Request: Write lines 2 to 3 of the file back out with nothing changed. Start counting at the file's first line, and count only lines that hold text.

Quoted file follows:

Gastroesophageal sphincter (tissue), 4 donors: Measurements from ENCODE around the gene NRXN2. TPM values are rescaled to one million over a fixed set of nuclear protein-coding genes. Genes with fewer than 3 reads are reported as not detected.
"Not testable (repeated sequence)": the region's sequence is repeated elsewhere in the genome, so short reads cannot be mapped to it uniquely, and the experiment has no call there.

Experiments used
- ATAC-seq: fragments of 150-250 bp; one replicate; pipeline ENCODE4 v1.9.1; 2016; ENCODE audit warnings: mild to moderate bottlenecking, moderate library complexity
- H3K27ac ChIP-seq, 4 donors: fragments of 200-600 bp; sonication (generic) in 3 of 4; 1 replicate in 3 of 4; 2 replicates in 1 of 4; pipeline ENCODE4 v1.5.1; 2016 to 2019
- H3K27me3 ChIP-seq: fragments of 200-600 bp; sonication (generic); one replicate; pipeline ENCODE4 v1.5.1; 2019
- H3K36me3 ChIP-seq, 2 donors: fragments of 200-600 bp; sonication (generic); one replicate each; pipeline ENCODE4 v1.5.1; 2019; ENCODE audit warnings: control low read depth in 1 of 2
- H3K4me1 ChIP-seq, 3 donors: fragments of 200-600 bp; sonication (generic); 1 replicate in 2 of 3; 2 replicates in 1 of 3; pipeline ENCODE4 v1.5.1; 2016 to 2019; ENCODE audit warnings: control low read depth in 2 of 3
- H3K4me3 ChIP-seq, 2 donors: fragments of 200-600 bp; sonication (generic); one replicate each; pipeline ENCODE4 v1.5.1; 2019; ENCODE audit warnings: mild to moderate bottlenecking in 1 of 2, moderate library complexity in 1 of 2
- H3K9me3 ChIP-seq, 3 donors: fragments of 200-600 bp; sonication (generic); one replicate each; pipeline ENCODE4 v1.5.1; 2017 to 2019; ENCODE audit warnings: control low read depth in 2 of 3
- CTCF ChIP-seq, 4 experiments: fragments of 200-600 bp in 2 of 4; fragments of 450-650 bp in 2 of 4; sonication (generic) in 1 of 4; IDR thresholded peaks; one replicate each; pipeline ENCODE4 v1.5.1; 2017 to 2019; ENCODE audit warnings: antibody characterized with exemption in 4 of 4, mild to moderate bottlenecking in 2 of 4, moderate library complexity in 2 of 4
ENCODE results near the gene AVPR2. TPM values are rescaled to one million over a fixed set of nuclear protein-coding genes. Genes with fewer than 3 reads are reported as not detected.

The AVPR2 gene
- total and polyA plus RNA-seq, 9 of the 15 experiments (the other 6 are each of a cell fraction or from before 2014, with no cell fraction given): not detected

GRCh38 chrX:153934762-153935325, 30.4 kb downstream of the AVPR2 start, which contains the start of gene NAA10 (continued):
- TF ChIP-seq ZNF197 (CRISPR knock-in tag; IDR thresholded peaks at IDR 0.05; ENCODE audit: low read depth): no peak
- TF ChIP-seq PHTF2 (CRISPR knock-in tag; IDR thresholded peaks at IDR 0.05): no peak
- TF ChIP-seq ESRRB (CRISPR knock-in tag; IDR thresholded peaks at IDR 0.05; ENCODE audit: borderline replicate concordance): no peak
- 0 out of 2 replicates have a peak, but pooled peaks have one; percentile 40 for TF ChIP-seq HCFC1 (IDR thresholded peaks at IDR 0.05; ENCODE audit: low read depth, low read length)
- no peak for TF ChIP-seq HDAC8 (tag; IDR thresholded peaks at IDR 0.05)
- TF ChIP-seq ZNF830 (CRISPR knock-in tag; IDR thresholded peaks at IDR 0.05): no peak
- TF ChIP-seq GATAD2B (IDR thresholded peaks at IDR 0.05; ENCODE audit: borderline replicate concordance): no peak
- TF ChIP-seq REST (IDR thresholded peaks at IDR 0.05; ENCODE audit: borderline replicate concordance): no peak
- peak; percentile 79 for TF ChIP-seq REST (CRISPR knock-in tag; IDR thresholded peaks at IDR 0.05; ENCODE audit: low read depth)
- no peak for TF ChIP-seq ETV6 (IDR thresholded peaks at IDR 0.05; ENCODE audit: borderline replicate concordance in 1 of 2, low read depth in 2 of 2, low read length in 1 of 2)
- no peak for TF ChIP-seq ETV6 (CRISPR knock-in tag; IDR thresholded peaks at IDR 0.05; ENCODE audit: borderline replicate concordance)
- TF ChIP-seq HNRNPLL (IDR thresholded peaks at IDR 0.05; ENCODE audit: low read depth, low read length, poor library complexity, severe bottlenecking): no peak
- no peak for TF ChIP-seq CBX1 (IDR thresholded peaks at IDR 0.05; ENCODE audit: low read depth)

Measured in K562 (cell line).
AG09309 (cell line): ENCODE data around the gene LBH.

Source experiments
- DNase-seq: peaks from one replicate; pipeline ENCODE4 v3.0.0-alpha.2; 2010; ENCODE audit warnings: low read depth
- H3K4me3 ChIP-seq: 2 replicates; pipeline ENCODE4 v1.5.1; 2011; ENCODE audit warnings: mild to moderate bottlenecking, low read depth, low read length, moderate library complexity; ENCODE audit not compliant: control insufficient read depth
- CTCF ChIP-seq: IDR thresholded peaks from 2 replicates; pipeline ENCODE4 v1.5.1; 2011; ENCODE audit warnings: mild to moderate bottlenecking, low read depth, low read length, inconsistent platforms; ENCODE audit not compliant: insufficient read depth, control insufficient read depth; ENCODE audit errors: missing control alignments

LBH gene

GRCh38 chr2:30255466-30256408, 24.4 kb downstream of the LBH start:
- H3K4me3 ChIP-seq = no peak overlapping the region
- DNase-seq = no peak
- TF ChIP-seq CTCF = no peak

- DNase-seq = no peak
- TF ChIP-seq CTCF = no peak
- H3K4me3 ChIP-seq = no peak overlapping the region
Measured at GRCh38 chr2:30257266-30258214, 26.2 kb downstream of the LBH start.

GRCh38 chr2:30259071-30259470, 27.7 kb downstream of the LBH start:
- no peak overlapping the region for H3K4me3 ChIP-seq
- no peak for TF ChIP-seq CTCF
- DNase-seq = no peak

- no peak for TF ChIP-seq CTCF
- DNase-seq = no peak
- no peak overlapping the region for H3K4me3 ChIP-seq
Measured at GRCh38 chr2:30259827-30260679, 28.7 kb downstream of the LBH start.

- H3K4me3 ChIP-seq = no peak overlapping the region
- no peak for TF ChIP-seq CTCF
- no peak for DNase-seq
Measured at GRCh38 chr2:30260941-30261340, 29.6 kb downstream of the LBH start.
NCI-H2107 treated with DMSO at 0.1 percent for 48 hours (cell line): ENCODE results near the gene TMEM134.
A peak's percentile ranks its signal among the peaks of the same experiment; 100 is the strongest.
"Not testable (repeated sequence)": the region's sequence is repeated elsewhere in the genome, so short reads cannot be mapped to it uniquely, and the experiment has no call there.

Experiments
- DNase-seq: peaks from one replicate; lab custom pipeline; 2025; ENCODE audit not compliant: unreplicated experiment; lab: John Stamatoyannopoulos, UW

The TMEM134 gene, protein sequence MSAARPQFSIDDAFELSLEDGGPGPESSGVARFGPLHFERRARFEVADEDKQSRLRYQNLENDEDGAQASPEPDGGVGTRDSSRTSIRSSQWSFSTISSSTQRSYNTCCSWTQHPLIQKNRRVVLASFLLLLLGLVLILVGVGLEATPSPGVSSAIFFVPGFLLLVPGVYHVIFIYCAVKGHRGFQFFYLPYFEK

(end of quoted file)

"Not testable (repeated sequence)": the region's sequence is repeated elsewhere in the genome, so short reads cannot be mapped to it uniquely, and the experiment has no call there.

Experiments used